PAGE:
3 Simple Tips to Alleviate Your Flying Anxiety

Sometimes, just remembering to breathe can be difficult when you're 30,000 feet in the air.

The Thrive Global Community welcomes voices from many spheres on our open platform. We publish pieces as written by outside contributors with a wide range of opinions, which don’t necessarily reflect our own. Community stories are not commissioned by our editorial team and must meet our guidelines prior to being published.
Thanagon Karaket / EyeEm/ Getty Images
Thanagon Karaket / EyeEm/ Getty Images

Travel can be extremely stressful, an understatement for sure. Travel to the airport, TSA, and what seems to be ever-changing rules that vary agent to agent and airport to airport. Then consider the lines for coffee and bathroom — impossible! One would think, once you’ve boarded all is well, but it almost never goes the way you want. You have the seat recliners, loud talkers, and noise from every direction. It can all wear pretty thin on your patience, mental state and build a level of frustration that makes you question humanity and scream!

If that was your last flight or almost every flight. There are ways to make this unavoidable holiday travel somewhat bearable. There’s always a stiff Bloody Mary, but if that’s not your jam, a small practice of mindfulness might be just what you need to calm down, get centered and feel better about the entire experience.

Help is just a breath away

Try these three methods on your next trip at each phase of your trip, you may be surprised at how much more enjoyable life will be.


This first tip is likely the most important of all the and undoubtedly the hardest to accomplish. Breathing is something often taken for granted but if done correctly can alter your mood and calm your nerves almost instantly. The important thing is not to stress about if you’re breathing correctly, you will be if you do the following:

  1. Place your hand just over your belly button; it doesn’t matter which hand.
  2. Now take a deep breath inward but expanding your belly; your hand should move out as you take in breaths and inward as you exhale. Make sure to take at least three deep breaths.
  3. Now exhale through your mouth, letting all the stress of the moment leave with that exhalation.

Repeat this three times at each phase of your trip. On your way to the airport, as you’re exiting the TSA line or security, and then again after you’ve boarded your flight. It might help to visualize something refreshing or sunlight as you inhale the clean air going in and as you exhale the bad air leaves your body like a dark sky clearing after a storm.

The purpose of this exercise is to resupply your body with oxygen which helps you to think more clearly by sending more oxygenated blood to your brain. Plus the added benefit of taking a few slow deep breaths will slow your breathing and could even aid in lowering your blood pressure, of course, this shouldn’t be considered as medical advice but there is some interesting research on deep breathing and the health benefits in this article from the Harvard Medical School.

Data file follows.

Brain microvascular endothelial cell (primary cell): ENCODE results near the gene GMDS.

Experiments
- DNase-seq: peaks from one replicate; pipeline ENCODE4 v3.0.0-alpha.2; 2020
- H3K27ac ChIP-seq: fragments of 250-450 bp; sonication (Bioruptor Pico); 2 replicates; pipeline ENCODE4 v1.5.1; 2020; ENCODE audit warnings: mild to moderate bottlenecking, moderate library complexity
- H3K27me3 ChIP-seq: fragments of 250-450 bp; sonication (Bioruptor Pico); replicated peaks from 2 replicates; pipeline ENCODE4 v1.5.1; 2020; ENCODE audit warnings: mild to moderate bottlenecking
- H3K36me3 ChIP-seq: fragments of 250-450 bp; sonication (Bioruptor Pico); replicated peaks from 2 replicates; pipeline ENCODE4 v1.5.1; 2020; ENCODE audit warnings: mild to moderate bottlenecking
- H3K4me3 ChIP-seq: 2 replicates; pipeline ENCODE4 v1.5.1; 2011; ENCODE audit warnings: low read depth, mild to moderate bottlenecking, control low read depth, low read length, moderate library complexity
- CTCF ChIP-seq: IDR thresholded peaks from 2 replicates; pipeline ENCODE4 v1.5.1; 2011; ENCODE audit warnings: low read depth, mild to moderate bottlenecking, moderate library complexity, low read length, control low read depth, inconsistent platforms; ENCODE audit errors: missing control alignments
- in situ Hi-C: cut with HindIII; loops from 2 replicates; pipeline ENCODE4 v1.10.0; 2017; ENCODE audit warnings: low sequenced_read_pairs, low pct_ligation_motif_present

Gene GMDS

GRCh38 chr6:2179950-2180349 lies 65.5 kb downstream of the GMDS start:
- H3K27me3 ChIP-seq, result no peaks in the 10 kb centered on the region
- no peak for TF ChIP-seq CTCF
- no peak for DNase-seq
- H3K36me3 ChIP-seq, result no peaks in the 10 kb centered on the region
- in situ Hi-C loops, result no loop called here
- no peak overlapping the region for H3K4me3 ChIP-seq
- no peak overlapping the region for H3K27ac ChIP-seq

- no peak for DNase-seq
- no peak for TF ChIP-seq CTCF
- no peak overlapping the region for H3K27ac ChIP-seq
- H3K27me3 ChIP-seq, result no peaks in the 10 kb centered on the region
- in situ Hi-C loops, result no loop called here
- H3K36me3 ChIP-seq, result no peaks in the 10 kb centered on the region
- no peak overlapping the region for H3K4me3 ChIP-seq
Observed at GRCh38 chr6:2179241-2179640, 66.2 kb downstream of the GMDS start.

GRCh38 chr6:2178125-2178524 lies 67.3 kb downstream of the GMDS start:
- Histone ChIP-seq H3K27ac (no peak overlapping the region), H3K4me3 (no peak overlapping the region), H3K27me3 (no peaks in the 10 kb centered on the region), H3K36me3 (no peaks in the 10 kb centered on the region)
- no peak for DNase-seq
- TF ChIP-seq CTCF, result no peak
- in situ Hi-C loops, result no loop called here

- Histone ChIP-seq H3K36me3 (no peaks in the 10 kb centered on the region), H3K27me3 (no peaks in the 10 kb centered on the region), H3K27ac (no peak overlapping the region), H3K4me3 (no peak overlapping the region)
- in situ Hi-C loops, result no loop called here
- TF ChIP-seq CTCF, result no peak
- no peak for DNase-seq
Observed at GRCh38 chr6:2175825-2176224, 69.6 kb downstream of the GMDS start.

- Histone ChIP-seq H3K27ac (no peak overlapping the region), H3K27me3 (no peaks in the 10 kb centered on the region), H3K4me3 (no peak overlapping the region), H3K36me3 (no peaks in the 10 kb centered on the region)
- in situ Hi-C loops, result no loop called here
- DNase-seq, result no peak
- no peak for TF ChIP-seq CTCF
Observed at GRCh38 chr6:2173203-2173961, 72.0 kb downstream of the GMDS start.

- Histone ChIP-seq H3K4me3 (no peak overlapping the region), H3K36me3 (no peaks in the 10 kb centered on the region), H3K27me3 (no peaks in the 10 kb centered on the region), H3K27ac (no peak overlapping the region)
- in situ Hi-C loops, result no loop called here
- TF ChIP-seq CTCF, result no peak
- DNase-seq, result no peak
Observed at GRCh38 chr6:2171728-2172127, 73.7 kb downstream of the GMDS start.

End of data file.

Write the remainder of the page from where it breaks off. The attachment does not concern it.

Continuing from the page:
Smile, yes smile. It may seem silly but smiling is a gesture that tells others around you that you’re safe. Not only does it tell others you’re safe, but people will also smile back at you. Of course, you can’t just walk around with a big grin on your face walking through the airport but you can make an effort to smile every time you make eye contact with your fellow travelers and even the TSA agents. When you smile as mentioned in Psychology Today, your brain releases dopamine, endorphins, and serotonin, so not only do you relax you get a natural pain reliever! Ever notice how babies react when you smile at them? They usually smile back or start to laugh, because as the article mentions smiling is contagious.


Laughing is an action that’s not only going to make you feel better it could help others around you feel better as well. Now laughing in the face of travel woes may be hard to do but trust that it’s worth it in the end. When waiting in line a small chuckle to your self may help you find some humor in the situation. If the person checking you out at the airport magazine store or food shop is a bit rude smile and try to say something funny if your attempt at humor fails, laugh at the failure and point out how bad the joke was. The point is to find humor in the experience of travel. Laughing could even benefit your health and improve your immune system according to an article by the Mayo Clinic, stating that “laughter may be good for long-term health.

So the next time you’re stuck in the airport for that family vacation or business travel, remember to breathe, smile and laugh your way to your destination.

Follow us here and subscribe here for all the latest news on how you can keep Thriving. 

Stay up to date or catch-up on all our podcasts with Arianna Huffington here.

Share your comments below. Please read our commenting guidelines before posting. If you have a concern about a comment, report it here.

You might also like...


Five Simple Tips For Anxious Travellers

by Will Williams

5 Ways to Help Yourself Enjoy Air Travel Again

by Alex Miller
Top Tips to Manage Your Fear of Flying

Flight Anxiety – Top Tips to Manage Your Fear of Flying

by Maxime

Sign up for the Thrive Global newsletter

Will be used in accordance with our privacy policy.

Thrive Global
People look for retreats for themselves, in the country, by the coast, or in the hills . . . There is nowhere that a person can find a more peaceful and trouble-free retreat than in his own mind. . . . So constantly give yourself this retreat, and renew yourself.


We use cookies on our site to give you the best experience possible. By continuing to browse the site, you agree to this use. For more information on how we use cookies, see our Privacy Policy.